We are fellow heirs with Jesus Christ, we shall receive resurrection, but we also suffer with the Lord.
The time is coming, and is indeed here, when the mighty will be brought low and the lowly will be raised high. Seek ye first the kingdom of God and do not put your trust in things that will fade away with the blowing of the wind. You need only faith the size of a mustard seed. Ask you shall receive. Those who lose their lives for the sake of the gospel will live.
Have you ever heard anything more revolutionary in your lives?
Everything about our existence changes with the inheritance of the Lord: Our finances change when we realize that all we receive first comes from the Lord. Our families change when we realize that all who do the will of God are our mothers, fathers, brothers, and sisters. Our worldviews change when we realize that God is contending against the powers and principalities here and now.
All that we held so near and dear before will wash away when the tide of life comes in. Moths will eat away at the fabric of our perspectives, thieves will steal the wealth that we think determines everything, but there is one thing that endures forever: Jesus Christ.
This is nothing short of revolutionary. And to be honest, it’s gotten a lot of people killed throughout the centuries, including the One in whom we lie and move.
That’s one of the things we struggle to remember, here in our comfortable Christianity; Jesus was a revolutionary. He was not killed for loving too much. He was killed for calling into question who was really in charge, for confronting the elite about not taking care of the poor and the marginalized, and for telling the truth.
Jesus was a revolutionary and calls us to join the revolution.
But here in Staunton, we don’t feel very revolutionary.
We like what we have: good schools, perfectly manicured lawns, children that come home to visit, vacations, golf courses, solid retirement portfolios. We can’t imagine being called to leave our families, or go to prison, or even lose our lives for the sake of the gospel. Why do we need to risk anything when we already have everything we want?
We, the people who have this remarkable inheritance through the Lord, can take all kinds of risks that the rest of the world fears. We know where all of our gifts really come from and that we can give them away, we know that our time is a fleeting and precious thing that we can give away, we know that even our lives are worth giving away because they were first given to us.
We can, and should, be reckless with our lives because we can afford to be. We’ve been given the greatest inheritance in the history of the world. Why aren’t we doing anything with it?
There was an uncle who had amassed a great fortune throughout his life, he started his own business and invested wisely, but had no children to leave his wealth to. However, he did have a couple nieces and nephews who patiently waited with baited breath for him to die so they could reap the benefits of the inheritance. While they should have been committing themselves to their educations and their careers, they just daydreamed about what they would do with the money as soon as their uncle died.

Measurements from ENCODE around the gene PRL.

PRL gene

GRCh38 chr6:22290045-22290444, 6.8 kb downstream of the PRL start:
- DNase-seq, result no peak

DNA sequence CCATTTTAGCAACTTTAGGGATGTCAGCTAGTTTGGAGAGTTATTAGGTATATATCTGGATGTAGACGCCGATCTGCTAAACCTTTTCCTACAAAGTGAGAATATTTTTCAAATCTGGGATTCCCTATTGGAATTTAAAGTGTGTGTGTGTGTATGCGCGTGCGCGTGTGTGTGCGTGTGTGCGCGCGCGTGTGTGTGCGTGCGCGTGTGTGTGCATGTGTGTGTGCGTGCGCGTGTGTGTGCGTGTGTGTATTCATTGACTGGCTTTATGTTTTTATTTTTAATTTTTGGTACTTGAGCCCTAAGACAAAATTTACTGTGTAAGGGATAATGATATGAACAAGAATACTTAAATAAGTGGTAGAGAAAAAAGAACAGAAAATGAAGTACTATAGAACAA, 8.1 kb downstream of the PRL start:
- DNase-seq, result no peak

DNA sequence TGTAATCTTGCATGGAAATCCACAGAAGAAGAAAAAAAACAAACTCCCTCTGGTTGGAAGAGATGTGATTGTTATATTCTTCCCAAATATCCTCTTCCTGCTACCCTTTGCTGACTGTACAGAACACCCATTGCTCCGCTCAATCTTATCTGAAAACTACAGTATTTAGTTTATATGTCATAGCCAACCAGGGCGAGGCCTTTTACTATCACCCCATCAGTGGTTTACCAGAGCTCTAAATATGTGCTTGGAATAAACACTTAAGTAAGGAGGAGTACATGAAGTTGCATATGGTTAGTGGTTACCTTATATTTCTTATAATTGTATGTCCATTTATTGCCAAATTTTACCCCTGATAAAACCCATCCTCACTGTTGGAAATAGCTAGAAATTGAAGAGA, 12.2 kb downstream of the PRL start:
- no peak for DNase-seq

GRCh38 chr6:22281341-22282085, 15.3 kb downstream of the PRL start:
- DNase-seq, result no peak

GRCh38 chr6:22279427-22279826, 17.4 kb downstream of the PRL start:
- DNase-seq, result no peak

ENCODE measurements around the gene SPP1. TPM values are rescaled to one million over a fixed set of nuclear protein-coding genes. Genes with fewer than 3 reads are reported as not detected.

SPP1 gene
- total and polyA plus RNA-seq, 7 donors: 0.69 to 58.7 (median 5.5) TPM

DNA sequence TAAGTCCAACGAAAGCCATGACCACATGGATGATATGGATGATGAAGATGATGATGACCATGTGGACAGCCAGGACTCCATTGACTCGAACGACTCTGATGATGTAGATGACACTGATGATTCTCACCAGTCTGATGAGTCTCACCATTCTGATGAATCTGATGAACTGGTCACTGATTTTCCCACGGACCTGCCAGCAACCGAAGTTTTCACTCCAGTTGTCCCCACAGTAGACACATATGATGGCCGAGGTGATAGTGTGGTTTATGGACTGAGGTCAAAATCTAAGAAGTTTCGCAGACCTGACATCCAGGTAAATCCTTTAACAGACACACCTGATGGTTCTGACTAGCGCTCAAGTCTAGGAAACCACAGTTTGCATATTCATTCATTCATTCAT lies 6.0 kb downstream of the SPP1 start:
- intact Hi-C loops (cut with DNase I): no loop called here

And then he did.
The siblings all met with the family lawyer after the funeral, trying their best to appear mournful while hiding smiles of utmost glee. The lawyer took his time reading through the important legal jargon until he came to the inheritance: To my nieces and nephews I leave… they gripped the leather chairs with anticipation… my library.
“Library?” they all thought silently though one of them accidentally shouted it out loud. “What about our money?!?!”
They all left in a storm of rage angered beyond belief, but the youngest nephew waited behind, and he signed for the inheritance library, and gave the lawyer the address of his house.
For days he unpacked box after box of books and started stacking them wherever he could. It began feeling like the books were becoming the new wallpaper, and for years they just sat their collecting dust. And the longer they remained, the more the man resented the books.
His life continued on, he got married, had a few kids, got divorced, lost the job, and started spending all his time at home. As he aged he felt like the books were there to taunt him, mocking him from every corner. And then one day, it a fit of built-up rage, he ran to the nearest stack, grabbed the top-most book and threw it across the room.
WHAM! The hardback left a perfect rectangular indentation in the wall from the force of the throw while the aging man breathed heavily with his hands clenched tightly together. He then slowly walked over to the wall to pick up the remaining remnants of the book to throw them away when he noticed something strange on the floor: a couple $100 bills.
It only took a moment, the slightest measure of time, before he realized what he had just discovered. The missing fortune of his uncle was in the library of books, hidden in between the covers, hundreds of thousands of dollars.
When we cry, ‘Abba! Father!’ it is that very Spirit bearing witness with our spirit that we are children of God, and if children, then heirs, heirs of God and joint heirs with Christ – if, in fact, we suffer with him so that we may also be glorified with him.
We are joint heirs with Christ, and have received an everlasting inheritance that is our present and future glory! Are we letting this inheritance gather dust on the bookshelves of our lives? Do we know what we’ve received?!
God is bold and generous with reckless abandon to the point of giving his only begotten Son so that we might have eternal life. God is concerned with the cries of the needy and plight of the marginalized. God brings down the mighty and raises the lowly.
And so should we.
Long live the revolution! Amen.